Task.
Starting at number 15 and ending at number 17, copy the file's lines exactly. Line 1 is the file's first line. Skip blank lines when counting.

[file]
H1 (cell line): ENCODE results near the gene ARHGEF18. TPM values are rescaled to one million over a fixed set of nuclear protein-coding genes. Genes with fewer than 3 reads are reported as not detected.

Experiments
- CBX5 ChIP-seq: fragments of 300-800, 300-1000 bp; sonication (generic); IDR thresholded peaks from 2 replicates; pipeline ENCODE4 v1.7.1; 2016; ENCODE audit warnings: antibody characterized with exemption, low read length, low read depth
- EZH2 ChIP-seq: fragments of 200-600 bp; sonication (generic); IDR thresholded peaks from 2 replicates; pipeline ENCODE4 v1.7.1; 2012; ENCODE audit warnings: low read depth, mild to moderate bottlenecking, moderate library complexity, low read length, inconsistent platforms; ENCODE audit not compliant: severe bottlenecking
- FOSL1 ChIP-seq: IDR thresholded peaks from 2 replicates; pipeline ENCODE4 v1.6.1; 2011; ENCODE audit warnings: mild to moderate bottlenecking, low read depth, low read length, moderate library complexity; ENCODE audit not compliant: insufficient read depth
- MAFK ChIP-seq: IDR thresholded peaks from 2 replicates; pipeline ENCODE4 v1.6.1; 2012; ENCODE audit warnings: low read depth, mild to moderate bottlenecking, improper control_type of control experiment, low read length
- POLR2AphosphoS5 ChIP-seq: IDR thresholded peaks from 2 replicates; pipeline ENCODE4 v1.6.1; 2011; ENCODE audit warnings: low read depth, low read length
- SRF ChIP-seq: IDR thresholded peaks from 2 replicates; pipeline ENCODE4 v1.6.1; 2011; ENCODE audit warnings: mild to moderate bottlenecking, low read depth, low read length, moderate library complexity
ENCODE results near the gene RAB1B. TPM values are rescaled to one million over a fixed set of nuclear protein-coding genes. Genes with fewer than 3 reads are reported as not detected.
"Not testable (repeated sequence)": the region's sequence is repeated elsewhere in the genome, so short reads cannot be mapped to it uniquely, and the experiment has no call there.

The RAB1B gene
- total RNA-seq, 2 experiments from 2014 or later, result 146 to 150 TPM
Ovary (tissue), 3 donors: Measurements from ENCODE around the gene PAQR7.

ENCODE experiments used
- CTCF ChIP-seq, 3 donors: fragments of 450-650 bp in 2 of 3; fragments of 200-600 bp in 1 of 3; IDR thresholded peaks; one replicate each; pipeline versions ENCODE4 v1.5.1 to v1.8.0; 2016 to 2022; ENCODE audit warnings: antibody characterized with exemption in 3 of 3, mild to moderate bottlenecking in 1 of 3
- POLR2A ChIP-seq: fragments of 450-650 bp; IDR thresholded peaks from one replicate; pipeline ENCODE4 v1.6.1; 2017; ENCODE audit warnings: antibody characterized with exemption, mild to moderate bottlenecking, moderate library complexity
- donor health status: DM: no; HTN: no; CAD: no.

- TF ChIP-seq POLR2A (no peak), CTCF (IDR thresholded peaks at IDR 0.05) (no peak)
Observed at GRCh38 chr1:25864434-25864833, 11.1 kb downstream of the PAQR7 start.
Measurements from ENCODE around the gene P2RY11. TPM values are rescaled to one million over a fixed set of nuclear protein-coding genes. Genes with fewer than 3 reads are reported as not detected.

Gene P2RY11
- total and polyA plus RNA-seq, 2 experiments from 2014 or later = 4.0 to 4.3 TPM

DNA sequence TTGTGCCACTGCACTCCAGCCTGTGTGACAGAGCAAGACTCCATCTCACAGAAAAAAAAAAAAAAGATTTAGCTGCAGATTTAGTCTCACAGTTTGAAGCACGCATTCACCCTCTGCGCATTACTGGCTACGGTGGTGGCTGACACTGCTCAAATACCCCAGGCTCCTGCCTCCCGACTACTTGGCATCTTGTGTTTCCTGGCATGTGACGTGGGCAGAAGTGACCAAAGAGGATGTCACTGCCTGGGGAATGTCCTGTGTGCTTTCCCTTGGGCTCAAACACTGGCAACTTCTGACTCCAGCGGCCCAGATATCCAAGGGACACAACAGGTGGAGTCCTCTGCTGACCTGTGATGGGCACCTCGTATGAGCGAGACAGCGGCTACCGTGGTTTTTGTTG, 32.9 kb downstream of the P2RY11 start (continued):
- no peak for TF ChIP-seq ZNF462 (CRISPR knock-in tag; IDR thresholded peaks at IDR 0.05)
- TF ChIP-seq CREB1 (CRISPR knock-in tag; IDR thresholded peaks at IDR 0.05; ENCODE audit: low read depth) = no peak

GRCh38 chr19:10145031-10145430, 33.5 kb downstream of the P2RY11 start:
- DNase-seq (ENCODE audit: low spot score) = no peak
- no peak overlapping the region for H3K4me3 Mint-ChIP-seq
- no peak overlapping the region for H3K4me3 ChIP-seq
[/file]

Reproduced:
- CTCF ChIP-seq, 3 donors: fragments of 450-650 bp in 2 of 3; fragments of 200-600 bp in 1 of 3; IDR thresholded peaks; one replicate each; pipeline versions ENCODE4 v1.5.1 to v1.8.0; 2016 to 2022; ENCODE audit warnings: antibody characterized with exemption in 3 of 3, mild to moderate bottlenecking in 1 of 3
- POLR2A ChIP-seq: fragments of 450-650 bp; IDR thresholded peaks from one replicate; pipeline ENCODE4 v1.6.1; 2017; ENCODE audit warnings: antibody characterized with exemption, mild to moderate bottlenecking, moderate library complexity
- donor health status: DM: no; HTN: no; CAD: no.